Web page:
Desktop CNC

Re-Working the Spindle

Right then, that spindle.

It was a bad choice.

When experimenting, trying to find cutting depths and feeds that worked, I became suspicious that something, somewhere wasn’t right.

I went through the machine, looking for backlash, play or loose fasteners, but I couldn’t find anything amiss – everything seemed tight. I then started clamping an indicator to various places to see how much they deflected and eventually found that firm hand pressure against the ER11 collet chuck would move it by ~0.1mm the spindle itself was only moving by ~0.01mm.

This led on to the discovery that the spindle bearings were a) weedy and b) wedged into the end cap with a rubber boot!

At this point, I should have cut my losses and found a different spindle. But I had a couple of spare angular contact bearings, and there seemed to be a lot of fresh air inside the front of the spindle housing…

I drew up the original design in F360:

And indeed, as it seemed, there was enough space to fit in a new, much deeper end cap containing some more substantial bearings.

The only way I could think of to locate them axially was by sandwiching the original circlip (or something in its groove) between the pair of angular contact bearings that I had:

I had a suitable chunk of aluminium already, so the only thing I would be wasting was my time…

I needed to get the ER11 chuck off the old spindle to get to the bearing. My word, it was on tight! I had to heat it and jack it off the shaft with a bolt through a nut held inside the ER11 collet nut. It was that tight that I stripped the threads of a normal M6 bolt and had to use a HT cap screw one instead.

The new housing was just turned up on my lathe

(I milled a locating slot in it using my toolpost spindle before cutting it off the stock)

I didn’t have a thread cutting tool small enough to fit into the recess in the front of the housing to cut the external threads for the preload nut, so silver soldered a broken M4 tap (I make my own 😉 ) into a piece of bar and ground off all but one tooth – voila: a full form 0.7mm pitch thread cutting tool

It worked quite nicely!

I made the preload nut and did the internal threading with the same tool:

The new bits and the old bits side by side

New bits assembled to the armature

All I had to do now was get the ER11 chuck back on. I thought I might get away with being civilised – I heated the chuck and tried to press it onto the armature using my lathe tailstock. It didn’t want to know at all. I eventually resorted to brute force, and battered it back on with a hammer.

In the process of replacing the chuck, I managed to smash up the brushes (I found out when I tried to power it up. There was a bang and a flash and all the lights went out…) Spares brushes are available from China with 3-4 weeks shipping. As I’m impatient, I ordered something close and sanded them to fit. While I was in there, I made a brass sleeve to replace the rubber bush on the rear bearing.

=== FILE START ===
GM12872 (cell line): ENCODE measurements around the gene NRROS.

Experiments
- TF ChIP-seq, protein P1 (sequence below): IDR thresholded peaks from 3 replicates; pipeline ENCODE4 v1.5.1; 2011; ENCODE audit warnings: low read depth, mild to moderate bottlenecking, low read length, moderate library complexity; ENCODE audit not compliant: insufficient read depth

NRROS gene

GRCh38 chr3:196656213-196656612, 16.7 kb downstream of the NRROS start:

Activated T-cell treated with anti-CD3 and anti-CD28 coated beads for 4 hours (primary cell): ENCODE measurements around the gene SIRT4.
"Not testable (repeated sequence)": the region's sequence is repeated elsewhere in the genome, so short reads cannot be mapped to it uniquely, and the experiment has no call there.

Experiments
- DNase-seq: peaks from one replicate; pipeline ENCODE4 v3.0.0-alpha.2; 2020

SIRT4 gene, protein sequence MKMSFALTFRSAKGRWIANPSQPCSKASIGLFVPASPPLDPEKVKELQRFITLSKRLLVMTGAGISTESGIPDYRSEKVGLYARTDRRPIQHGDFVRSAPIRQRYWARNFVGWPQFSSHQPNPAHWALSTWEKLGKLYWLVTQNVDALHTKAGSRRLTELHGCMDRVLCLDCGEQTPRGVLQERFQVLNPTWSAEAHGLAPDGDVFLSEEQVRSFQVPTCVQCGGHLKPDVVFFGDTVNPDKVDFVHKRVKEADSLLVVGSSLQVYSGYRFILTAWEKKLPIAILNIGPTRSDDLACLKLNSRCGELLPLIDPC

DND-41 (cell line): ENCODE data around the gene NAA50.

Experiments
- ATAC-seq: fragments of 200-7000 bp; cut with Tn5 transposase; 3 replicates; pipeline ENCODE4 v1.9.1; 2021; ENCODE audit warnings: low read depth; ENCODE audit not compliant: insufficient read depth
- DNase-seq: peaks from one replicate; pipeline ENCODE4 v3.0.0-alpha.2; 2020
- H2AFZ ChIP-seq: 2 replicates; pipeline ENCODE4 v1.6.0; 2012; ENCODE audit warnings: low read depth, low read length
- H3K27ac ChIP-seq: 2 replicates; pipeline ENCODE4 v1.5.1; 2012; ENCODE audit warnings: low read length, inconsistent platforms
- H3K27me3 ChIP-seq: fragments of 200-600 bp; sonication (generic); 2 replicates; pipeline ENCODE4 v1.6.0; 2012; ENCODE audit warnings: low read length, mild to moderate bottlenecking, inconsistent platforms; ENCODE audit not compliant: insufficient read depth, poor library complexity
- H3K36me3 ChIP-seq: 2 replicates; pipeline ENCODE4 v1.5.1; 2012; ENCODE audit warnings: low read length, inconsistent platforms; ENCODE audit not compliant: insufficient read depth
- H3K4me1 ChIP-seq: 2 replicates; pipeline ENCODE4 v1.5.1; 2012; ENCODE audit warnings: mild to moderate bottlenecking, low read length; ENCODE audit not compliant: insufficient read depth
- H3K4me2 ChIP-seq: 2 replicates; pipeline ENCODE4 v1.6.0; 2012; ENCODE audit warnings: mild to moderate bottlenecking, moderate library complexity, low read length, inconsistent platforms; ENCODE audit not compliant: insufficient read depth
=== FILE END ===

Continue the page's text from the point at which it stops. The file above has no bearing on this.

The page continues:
Perhaps unsurprisingly, the collet chuck didn’t run awfully true afterwards (maybe +/- 0.05mm). I had marked the orientation of the chuck wrt the shaft when I took them apart, but my marks were inside the motor when I put them back together, so I couldn’t see them! (I don’t know if it would have made much difference.)

Anyway, it wasn’t coming apart again, so any improvement would need to be made with the spindle assembled. I started thinking about how to set it up in the lathe to be able to re-cut the ER collet taper and realised that if I could support the spindle housing, I could true up the collet taper with it running in its own bearings. My fixed steady was just big enough to go around the new preload nut:

With everything running true, I clamped the steady onto the spindle and re-cut the collet taper

The best I could get was +/- 0.01mm runout when measured on the shank of a tool clamped in the collet. (I don’t have any ‘before’ measurements to compare it to.)

I had measured the stiffness (compliance??) of the spindle before I took it to bits, and while there was an improvement afterwards, it was not as much as I had hoped – I was measuring ~800 N/mm before and ~2,500 N/mm after (measured at the top of the collet chuck). The stiffness of the spindle body measured next to the chuck is ~6000 N/mm – obviously, these will be a lot lower down at the tip of the tool.

It is also very temperature sensitive – the bearings tighten up when cold, so I need to run the spindle for a few minutes to warm it up before trying to cut anything. (I probably shouldn’t have used aluminium for the bearing housing)

I was hoping to be able to turn a sow’s ear into a silk purse, but I think all I’ve achieved is to make a slightly better sow’s ear.

I’m running with it for the time being.